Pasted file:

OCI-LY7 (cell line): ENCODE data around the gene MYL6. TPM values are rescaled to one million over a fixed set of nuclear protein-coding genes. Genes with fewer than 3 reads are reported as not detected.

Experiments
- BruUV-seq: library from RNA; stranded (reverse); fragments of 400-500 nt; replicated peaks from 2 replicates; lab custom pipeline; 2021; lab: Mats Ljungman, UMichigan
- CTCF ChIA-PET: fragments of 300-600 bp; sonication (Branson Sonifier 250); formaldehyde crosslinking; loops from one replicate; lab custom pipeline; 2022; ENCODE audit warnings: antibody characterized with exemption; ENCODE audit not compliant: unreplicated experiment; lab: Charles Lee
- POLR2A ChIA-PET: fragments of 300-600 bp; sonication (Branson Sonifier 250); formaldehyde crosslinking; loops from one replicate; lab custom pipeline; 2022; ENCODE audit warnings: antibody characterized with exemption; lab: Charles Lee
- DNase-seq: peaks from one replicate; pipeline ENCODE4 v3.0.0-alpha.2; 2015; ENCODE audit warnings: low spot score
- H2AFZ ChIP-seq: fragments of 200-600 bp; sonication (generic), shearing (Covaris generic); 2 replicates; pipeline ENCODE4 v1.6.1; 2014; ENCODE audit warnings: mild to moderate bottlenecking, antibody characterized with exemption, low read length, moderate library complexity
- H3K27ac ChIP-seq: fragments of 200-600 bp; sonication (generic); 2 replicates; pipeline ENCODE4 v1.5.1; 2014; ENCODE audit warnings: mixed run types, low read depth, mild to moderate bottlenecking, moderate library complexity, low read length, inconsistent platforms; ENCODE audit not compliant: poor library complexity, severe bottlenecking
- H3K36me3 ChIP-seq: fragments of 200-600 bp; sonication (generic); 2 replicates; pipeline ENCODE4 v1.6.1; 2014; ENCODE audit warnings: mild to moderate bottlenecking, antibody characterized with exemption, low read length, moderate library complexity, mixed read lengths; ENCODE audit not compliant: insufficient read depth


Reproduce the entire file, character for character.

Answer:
OCI-LY7 (cell line): ENCODE data around the gene MYL6. TPM values are rescaled to one million over a fixed set of nuclear protein-coding genes. Genes with fewer than 3 reads are reported as not detected.

Experiments
- BruUV-seq: library from RNA; stranded (reverse); fragments of 400-500 nt; replicated peaks from 2 replicates; lab custom pipeline; 2021; lab: Mats Ljungman, UMichigan
- CTCF ChIA-PET: fragments of 300-600 bp; sonication (Branson Sonifier 250); formaldehyde crosslinking; loops from one replicate; lab custom pipeline; 2022; ENCODE audit warnings: antibody characterized with exemption; ENCODE audit not compliant: unreplicated experiment; lab: Charles Lee
- POLR2A ChIA-PET: fragments of 300-600 bp; sonication (Branson Sonifier 250); formaldehyde crosslinking; loops from one replicate; lab custom pipeline; 2022; ENCODE audit warnings: antibody characterized with exemption; lab: Charles Lee
- DNase-seq: peaks from one replicate; pipeline ENCODE4 v3.0.0-alpha.2; 2015; ENCODE audit warnings: low spot score
- H2AFZ ChIP-seq: fragments of 200-600 bp; sonication (generic), shearing (Covaris generic); 2 replicates; pipeline ENCODE4 v1.6.1; 2014; ENCODE audit warnings: mild to moderate bottlenecking, antibody characterized with exemption, low read length, moderate library complexity
- H3K27ac ChIP-seq: fragments of 200-600 bp; sonication (generic); 2 replicates; pipeline ENCODE4 v1.5.1; 2014; ENCODE audit warnings: mixed run types, low read depth, mild to moderate bottlenecking, moderate library complexity, low read length, inconsistent platforms; ENCODE audit not compliant: poor library complexity, severe bottlenecking
- H3K36me3 ChIP-seq: fragments of 200-600 bp; sonication (generic); 2 replicates; pipeline ENCODE4 v1.6.1; 2014; ENCODE audit warnings: mild to moderate bottlenecking, antibody characterized with exemption, low read length, moderate library complexity, mixed read lengths; ENCODE audit not compliant: insufficient read depth